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The type of eye cancer you have depends on the type of cell the cancer started in.

Ocular cancer

Eye cancers are called ocular cancers. Ocular is the medical name for the eye.

Cancers affecting the inside of the eye are intraocular. Those affecting the outside of the eye are extraocular.

Cancers of the eyeball

Intraocular cancers include:

The cells that become cancerous in melanoma are called melanocytes. Melanocytes are cells that make pigment or colouring. There are melanocytes in our skin, lips, and the lining of organs such as the eye.

Most melanomas start in the skin but they can also develop in other parts of the body including the eye.

Diagram showing the different parts of the eye

Melanoma of the eye can start in the:

  • eyeball (globe)
  • conjunctiva (covering of the front of the eyeball)
  • eyelid

Doctors also group melanomas of the eyeball according to the way the cancerous cells look under a microscope. There are 3 types:

  • spindle cell melanomas – made from long stretched out cells
  • non spindle cell melanomas (epithelioid) – made from round or oval cells, which are harder to treat and more likely to spread to other parts of the body
  • a mix of spindle and non spindle cells

You usually have surgery or radiotherapy, or both to treat melanoma of the eyeball.

Uveal or choroidal melanoma

Melanoma starting in the eyeball is rare, but it is the most common type of eye cancer in adults. Your specialist may call it uveal or choroidal melanoma because it grows in the tissues in the middle layer of the eyeball, the choroid. This layer is sometimes called the uvea, and includes the iris and ciliary body.  

The melanoma starts in the choroid in more than 9 out of 10 cases (90%) of eyeball melanoma. The rest begin in the iris and ciliary body.

Iris melanomas are usually easy to spot, so doctors often diagnose them when they are in their early stages. They are usually slow growing and rarely spread to other parts of the body.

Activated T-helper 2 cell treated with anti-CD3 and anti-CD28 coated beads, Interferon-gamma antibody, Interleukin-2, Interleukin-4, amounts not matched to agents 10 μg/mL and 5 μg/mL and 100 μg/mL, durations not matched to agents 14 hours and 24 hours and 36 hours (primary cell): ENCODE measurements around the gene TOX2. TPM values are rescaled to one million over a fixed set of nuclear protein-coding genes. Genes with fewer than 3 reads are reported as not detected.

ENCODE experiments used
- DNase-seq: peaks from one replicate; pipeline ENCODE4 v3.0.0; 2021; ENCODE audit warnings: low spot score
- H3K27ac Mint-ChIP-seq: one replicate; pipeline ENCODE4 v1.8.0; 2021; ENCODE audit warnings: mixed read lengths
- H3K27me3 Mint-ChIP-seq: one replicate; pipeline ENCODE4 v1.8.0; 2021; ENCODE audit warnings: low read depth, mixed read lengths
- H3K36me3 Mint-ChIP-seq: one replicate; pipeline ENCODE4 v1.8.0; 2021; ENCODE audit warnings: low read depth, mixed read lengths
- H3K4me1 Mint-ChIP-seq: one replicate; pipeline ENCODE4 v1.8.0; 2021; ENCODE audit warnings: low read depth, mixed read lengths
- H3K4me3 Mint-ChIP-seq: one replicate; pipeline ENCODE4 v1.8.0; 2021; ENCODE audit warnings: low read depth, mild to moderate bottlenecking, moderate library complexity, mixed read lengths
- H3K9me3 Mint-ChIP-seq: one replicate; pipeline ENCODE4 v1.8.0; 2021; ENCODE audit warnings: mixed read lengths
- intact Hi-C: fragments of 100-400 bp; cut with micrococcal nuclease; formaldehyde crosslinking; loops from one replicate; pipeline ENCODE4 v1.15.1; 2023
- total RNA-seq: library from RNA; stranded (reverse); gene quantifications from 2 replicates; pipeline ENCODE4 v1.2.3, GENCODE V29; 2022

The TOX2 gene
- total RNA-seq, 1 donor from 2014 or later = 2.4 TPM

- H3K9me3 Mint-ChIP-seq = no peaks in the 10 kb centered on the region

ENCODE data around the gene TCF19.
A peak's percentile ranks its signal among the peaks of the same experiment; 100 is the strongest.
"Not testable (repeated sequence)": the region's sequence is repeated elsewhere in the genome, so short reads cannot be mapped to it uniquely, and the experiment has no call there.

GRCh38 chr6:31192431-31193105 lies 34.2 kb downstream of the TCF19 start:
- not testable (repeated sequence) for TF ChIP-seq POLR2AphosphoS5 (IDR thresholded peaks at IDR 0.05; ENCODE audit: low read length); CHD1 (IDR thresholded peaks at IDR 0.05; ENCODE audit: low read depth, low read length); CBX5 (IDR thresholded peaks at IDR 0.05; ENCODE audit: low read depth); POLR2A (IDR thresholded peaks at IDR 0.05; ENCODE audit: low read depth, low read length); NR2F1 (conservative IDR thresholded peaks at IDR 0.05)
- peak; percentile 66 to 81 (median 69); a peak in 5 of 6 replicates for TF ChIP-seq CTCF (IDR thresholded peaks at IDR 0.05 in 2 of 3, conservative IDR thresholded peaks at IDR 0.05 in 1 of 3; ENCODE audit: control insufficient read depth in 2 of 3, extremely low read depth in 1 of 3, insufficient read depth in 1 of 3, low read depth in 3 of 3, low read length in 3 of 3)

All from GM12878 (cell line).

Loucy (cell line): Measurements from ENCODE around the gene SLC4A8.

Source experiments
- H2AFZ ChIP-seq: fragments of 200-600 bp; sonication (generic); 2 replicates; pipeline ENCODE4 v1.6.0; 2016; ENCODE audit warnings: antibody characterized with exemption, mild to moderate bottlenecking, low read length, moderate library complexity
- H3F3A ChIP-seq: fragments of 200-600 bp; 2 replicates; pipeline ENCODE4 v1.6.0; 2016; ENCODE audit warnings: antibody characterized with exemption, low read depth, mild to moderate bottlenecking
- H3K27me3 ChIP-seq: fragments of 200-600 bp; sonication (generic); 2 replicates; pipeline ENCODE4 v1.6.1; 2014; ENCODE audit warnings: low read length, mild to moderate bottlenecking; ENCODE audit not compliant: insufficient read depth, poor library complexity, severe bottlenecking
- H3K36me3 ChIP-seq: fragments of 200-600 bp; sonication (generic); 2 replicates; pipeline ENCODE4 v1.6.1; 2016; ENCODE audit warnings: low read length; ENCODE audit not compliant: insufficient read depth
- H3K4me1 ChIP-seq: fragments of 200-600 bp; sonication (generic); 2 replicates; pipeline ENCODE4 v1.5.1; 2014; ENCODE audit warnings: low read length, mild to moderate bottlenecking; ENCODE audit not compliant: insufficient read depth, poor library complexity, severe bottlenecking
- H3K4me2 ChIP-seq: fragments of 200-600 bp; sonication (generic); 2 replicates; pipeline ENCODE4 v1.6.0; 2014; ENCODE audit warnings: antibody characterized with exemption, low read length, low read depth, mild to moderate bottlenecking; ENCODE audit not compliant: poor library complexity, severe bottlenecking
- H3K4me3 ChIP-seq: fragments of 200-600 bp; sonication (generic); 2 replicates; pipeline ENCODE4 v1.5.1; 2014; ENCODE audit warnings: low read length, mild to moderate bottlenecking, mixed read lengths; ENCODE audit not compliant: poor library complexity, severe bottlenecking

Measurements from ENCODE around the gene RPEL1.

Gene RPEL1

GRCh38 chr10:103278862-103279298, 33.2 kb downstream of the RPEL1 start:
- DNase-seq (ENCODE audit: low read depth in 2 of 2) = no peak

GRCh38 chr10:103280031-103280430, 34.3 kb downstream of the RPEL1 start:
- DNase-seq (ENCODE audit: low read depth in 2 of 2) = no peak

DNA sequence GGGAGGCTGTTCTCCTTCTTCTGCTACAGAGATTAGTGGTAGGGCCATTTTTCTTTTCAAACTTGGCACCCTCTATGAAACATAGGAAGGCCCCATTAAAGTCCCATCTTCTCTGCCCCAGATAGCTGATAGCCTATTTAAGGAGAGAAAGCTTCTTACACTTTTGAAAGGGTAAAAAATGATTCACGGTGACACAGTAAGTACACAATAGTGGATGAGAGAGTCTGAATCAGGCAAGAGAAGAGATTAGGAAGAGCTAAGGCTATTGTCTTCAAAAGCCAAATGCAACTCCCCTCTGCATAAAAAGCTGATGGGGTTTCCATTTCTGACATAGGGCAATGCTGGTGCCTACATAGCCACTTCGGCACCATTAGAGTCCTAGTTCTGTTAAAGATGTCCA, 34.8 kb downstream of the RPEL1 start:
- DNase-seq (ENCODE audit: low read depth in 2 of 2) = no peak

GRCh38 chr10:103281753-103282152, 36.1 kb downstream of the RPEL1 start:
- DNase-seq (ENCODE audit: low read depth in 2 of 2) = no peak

Conjunctiva and eyelid melanoma

Melanoma of the conjunctiva and the eyelid are extraocular cancers and they are extremely rare. They are treated slightly differently to melanoma in the eyeball.

Lymphoma usually begins in the lymph nodes, which are part of your immune system.

Very rarely lymphoma begins inside the eyes. This is called primary intraocular lymphoma. Intraocular lymphomas are always a type of non Hodgkin lymphoma. You are more likely to have intraocular lymphoma if you have a weakened immune system. For example, people who:

  • have AIDS
  • have had organ transplants and need to take drugs to damp down their immune system
  • are elderly

Intraocular lymphoma is generally treated in the same way as a lymphoma anywhere else in the body.

There are two main types of cancers of the eyeball that develop in children. These are:

  • retinoblastoma
  • medulloepithelioma


Retinoblastoma is a rare type of eye cancer that nearly always occurs in children under the age of 5. 


Medulloepithelioma is a very rare type of eye tumour found most often in young children. It does not usually spread. Treatment is surgery to remove the tumour. Occasionally, this will involve removing the eye.

Squamous cell cancer of the conjunctiva

Squamous cells are flat and cover many surfaces in the body. The conjunctiva is the clear, moist membrane that covers the front of the eye and lines the inside of the eyelid. Although rare, squamous cell cancer is the most common cancer of the conjunctiva.

This cancer usually grows on the surface of the conjunctiva but can grow into and around the eye. It is generally slow growing (low grade), and very rarely spreads to another part of the body.

Treatment includes surgery to remove the cancer, freezing therapy (cryotherapy) and chemotherapy eye drops (topical chemotherapy).

Abnormal cells on the surface of the conjunctiva is called conjunctival intraepithelial neoplasia or CIN. If you have this you may have topical chemotherapy on its own. If left untreated, CIN may turn into invasive squamous cell cancer.

Cancers around the eyeball

The areas around the eyes are the orbit and the accessory muscles. Cancers that develop in these parts of the eye are cancers of muscle, nerve and skin tissue.

Basal cell skin cancer

A cancer of the eyelid is usually a type of skin cancer called basal cell cancer. Doctors treat it like any other basal cell skin cancer.


Rhabdomyosarcoma is a rare type of cancer that can start in the muscles that move the eye, usually in children. 

Secondary eye cancers

Sometimes cancer can spread to the eye from another part of the body. This is called a secondary eye cancer. In women this is most likely to happen with breast cancer, and in men lung cancer.

Last reviewed: 
17 Jun 2015
  • Textbook of Uncommon Cancers (4th edition)
    D Raghavan and others
    Wiley-Blackwell, 2012

  • Ocular surface squamous neoplasia: analysis of 78 cases from a UK ocular oncology centre.
    ​A Maudgil and others
    British Journal of Ophthalmology 2013 December, volume 97, Issue 12, Pages 1520-4

  • Uveal melanoma.
    V Papastefanou and Cohen V
    Journal of Skin Cancer. 2011;2011:573974

  • Uveal Melanoma Guidelines
    Melanoma Focus, January 2015

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